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    1. Think Japan... and a lot of other markets. To get your money back or see an annual return of say 6%, you may have to wait 30-40 years if you enter the market the wrong time.

    2.
    Question:
    For Dow index, you use a buy-and-hold 10-year strategy. Say you buy once into the market every year and then sell what you bought 10 years later. Now for 30 years (30 investments), how many among them would give you a 10% annual return over the 10 years?
    Answer: 4 out of 30.

    Still thinking about "long term" investment?

    Bottom line: If you enter the market the wrong time (doesn't have to be the top), you are very likely to never get your money back or get the so called long term average return of 10% even you are a "long term" investor.
     
  13. try anything once

    try anything once Well-Known Member

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    I haven't done the analysis, but I would be very surprised if a strategy involving implementing a stop loss would result in a better result than buy and hold in the long term. Just look at what happended in the US last night - the second largest increase in history, just a few days after one of the worst 5 day declines. Aside from fees for moving in and out of the market, the real risk is loss of upside on the bounce back.

    Not meaning to be disrespectful Tropo / Sphynx, but if it were that easy for you to beat the index on a consistent basis, you would be one up on the majority of fund managers in the industry! I'm not saying active managers can't beat the index - in fact it stands to reason that about half of them should do so every year. What I am saying is that it is very unlikely to be the same managers beating the index year in year out.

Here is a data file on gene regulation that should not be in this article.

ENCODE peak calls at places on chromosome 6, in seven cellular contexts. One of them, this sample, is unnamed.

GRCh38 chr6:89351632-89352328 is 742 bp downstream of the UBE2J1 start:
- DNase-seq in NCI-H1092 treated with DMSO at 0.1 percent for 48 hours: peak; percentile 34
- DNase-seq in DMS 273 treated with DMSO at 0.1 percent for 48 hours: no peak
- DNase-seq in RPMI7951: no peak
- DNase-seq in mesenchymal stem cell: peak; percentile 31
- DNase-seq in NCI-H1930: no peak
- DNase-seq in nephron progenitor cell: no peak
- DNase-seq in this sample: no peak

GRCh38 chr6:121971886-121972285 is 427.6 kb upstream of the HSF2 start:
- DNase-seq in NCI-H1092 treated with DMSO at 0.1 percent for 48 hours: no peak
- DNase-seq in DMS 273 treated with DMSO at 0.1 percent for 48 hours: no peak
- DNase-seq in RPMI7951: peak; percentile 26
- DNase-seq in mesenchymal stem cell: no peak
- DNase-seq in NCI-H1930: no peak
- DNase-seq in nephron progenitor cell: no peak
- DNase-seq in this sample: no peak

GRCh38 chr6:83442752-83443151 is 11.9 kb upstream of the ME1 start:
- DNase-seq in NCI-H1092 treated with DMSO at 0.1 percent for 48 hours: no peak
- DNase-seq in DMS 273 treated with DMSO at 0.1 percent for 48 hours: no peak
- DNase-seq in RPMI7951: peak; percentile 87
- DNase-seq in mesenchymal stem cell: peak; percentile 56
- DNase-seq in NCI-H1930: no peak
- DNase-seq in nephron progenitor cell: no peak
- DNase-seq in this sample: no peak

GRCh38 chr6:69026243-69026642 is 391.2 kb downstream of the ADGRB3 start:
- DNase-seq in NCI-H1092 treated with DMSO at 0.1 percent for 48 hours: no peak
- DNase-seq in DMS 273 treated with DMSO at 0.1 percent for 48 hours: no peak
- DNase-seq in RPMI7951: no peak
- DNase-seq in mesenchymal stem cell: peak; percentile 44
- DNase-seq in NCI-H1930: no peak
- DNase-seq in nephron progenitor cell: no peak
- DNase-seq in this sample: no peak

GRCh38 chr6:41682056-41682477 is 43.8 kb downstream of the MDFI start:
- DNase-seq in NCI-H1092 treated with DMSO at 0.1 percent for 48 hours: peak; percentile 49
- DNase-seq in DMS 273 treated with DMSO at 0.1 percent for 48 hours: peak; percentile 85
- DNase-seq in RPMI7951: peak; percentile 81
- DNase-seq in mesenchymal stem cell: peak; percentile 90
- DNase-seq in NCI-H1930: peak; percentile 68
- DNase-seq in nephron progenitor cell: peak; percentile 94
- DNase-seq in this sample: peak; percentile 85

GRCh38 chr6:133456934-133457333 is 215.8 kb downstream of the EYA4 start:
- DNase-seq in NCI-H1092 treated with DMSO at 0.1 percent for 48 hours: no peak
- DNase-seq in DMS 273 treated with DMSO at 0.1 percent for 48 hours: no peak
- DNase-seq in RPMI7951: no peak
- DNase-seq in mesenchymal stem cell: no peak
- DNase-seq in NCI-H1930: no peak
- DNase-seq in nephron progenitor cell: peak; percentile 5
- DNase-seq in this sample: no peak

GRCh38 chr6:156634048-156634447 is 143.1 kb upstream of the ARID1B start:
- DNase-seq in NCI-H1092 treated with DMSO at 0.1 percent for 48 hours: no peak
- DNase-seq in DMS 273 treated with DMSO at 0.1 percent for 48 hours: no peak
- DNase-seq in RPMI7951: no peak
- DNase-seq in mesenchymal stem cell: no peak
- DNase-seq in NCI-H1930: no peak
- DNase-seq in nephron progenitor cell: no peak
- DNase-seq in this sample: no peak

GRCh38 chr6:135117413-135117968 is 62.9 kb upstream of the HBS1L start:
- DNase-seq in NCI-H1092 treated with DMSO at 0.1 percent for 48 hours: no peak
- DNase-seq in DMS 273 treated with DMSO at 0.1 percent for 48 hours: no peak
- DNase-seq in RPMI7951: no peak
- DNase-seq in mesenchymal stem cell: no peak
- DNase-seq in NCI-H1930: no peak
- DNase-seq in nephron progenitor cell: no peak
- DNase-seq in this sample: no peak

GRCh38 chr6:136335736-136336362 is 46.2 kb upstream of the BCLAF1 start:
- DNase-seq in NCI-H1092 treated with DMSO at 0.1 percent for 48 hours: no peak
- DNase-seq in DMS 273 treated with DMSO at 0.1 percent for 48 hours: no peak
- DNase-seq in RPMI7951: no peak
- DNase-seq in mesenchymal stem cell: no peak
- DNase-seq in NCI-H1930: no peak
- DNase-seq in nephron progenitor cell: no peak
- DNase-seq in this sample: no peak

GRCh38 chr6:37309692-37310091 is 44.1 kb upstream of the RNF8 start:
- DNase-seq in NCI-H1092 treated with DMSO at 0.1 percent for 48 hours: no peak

BTW - if you have done some analysis you can share with me on the DOW / AORD or other indexes (not Japan obviously) and can demonstrate a stop loss rule which consistently outperforms the index I would be VERY interested in seeing this - and will publicly apologise/withdraw my comments above;)
     
  14. try anything once

    try anything once Well-Known Member

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    BV / Young Gun

    there is a simpler and more direct way to calculate the figures provided by Young Gun in the opening of this thread. Simply use the equation:

    =(6852/3778)^(1/years)-1

    ie to calculate the required return for 5 years use:

    =(6852/3778)^(1/5) - 1 = 0.126 (ie 12.6%)
     
  15. Tropo

    Tropo Well-Known Member

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    'In the long run, we're all dead' - John Maynard Keynes

    Do not worry about US market at the moment. What is happening now in US some people call: fireworks crossed with a Muppet Show.:D
    Performance of majority of funds is poor for some reason.
    But in comparison private traders/active investors can beat the index almost on the consistent basis. Fact, not all of them can do it.
    Stop loss is like insurance. It surprise me that people insure own car, but do not insure own money.
    Using Stop Loss Orders to prevent an Investing Disaster

    There are a lot of companies which do not exist anymore (Enron, HIH etc....), so people who put money in those companies not having exit strategy in place (stop loss) lost all of it.
    Statistically, market is going down 4~6 times faster than up, that is why waiting 7~10 years to get money back (if you lucky) is harsh reality.